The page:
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Brevity
05-14-2003, 09:07 AM
http://www.gamespy.com/e32003/screens/multiplatform/alterecho/01.jpg
http://www.gamespy.com/e32003/screens/multiplatform/alterecho/02.jpg
http://www.gamespy.com/e32003/screens/multiplatform/alterecho/03.jpg
http://www.gamespy.com/e32003/screens/multiplatform/alterecho/04.jpg
http://www.gamespy.com/e32003/screens/multiplatform/alterecho/05.jpg

Brevity
05-14-2003, 09:07 AM
Alter Echo
You think you know shape-shifting, huh? Well, this ain’t your typical Mystique.
By Jon "Kid" Gibson | 5/14/2003

Developer: Outrage
Publisher: THQ
Release Date: January 2003
Genre: Action

gamespy

It's not often that a game leaves someone speechless, but Alter Echo does just that. Yet it's not for the reasons you many think.

See, the name alone is a puzzle all in itself. It’s awkward, yes. But however strange, it still sounds cool. The same goes for the not-so-conventional plotline, which follows Nevin, a shaper, to the planet Proteus. Employed by a mega-corporation that mines multiplast, you’re sent there to investigate a new form of plast that has been invented by the devious Shaper Paavo. Plast, you should know, is a substance that shapers can bond with physically, thus morphing into different creatures. It’s quite the trendy commodity in the future. This new kind of plast, though, dubbed Xenoplast” is smart -- so think Playdoh with a brain. But imagine if your Playdoh realized that its entire existence was perpetuated because kids wanted to mush it. Well, the “Xenoplast” catches on to the corporation’s scheme, and won’t stand for it any more. Defensively, using its talent to “Retaliate,” the “Xenoplast” starts spewing enemies for your killing pleasure.


You follow? That’s not even the toughest part to explain, but it helps to prime you for how you’ll be combating all these “plast” creatures. First off, there are three shapes that you can assume: “Melee,” which is the human-like mode, complete with saber; “Gun,” in which you’ll become of a bulky, mech-like machine, blasting missiles and heavy artillery; and “Stealth,” which allows Devin to navigate skinny paths to evade enemies, essentially becoming invisible.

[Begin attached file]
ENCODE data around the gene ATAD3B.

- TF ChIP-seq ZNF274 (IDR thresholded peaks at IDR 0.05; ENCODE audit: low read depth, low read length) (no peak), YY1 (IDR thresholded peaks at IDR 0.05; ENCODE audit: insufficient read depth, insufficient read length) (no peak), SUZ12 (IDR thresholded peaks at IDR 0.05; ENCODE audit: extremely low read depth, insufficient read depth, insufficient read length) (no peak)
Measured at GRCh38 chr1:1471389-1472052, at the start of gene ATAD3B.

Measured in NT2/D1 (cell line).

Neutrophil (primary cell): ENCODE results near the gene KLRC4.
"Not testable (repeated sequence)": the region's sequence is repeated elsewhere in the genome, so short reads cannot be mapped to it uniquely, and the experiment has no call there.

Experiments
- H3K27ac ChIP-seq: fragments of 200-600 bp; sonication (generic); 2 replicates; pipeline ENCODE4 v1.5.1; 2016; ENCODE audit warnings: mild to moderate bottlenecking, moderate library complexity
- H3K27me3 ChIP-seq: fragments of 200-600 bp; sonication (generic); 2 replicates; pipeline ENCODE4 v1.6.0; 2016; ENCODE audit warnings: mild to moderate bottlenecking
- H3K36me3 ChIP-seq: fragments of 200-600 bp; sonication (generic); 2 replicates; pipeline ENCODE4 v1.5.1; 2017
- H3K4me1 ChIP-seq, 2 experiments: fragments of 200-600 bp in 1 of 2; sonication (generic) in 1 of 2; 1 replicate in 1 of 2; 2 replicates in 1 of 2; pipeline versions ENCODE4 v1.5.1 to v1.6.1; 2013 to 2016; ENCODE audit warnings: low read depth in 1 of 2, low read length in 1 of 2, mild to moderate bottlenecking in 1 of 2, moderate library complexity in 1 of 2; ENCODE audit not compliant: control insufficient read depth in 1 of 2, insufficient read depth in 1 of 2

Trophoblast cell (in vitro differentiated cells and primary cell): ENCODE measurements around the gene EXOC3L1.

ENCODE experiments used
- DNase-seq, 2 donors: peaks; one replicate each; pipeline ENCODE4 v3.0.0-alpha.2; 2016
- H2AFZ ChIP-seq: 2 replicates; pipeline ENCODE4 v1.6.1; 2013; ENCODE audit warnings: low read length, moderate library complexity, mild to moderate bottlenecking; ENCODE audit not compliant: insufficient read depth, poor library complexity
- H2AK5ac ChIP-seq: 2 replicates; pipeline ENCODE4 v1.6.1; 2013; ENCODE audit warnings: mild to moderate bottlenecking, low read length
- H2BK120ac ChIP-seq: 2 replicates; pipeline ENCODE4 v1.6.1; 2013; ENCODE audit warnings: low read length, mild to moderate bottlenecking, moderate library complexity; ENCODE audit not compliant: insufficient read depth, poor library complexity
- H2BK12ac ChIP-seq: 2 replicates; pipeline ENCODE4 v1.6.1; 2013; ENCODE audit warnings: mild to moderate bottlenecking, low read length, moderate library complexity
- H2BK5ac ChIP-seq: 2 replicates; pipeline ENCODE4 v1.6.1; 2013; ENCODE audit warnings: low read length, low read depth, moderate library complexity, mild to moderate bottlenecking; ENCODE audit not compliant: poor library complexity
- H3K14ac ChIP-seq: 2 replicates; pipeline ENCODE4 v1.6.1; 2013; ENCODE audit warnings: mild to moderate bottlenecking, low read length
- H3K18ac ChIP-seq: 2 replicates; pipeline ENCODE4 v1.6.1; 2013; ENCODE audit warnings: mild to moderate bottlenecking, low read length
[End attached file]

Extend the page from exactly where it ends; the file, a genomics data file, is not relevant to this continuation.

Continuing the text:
The primary fighting mechanism then comes in the form of “Time Dilation.” Switching into this spatial-freezing screen presents you with a huge map of what looks like all-out craziness. In reality, it’s quite an effective way to fight, begging players to learn how to carve out grid-based paths using excellent hand-eye coordination (I sucked the first few dozen times). Depending on how many power-ups you snag during your run and how large of a chain you can link together, bigger and better things will happen to your foes. Of course, equipping more powerful weapons incites even more damage, thus RPG elements come into play, too. Newly added are buddy characters that battle alongside Nevin, so the more dynamic your chain of “Time Dilation” combos, the more extraordinary your fellow warriors will appear.


Visually, as you can imagine, all this confusion -- once you make sense of it, of course -- provides for quite a unique look. Tons of camera filters, blur effects, time-bending trances, and other such graphical quirks have been stirred into Alter Echo, making it wholly distinctive. Even the color palette is something uncommon, focused heavily on bright does of yellow and accompanying tints.

No doubt, there’s much more to be said about the game, but for now just try to discern the last 500 words by reading it a few more times over.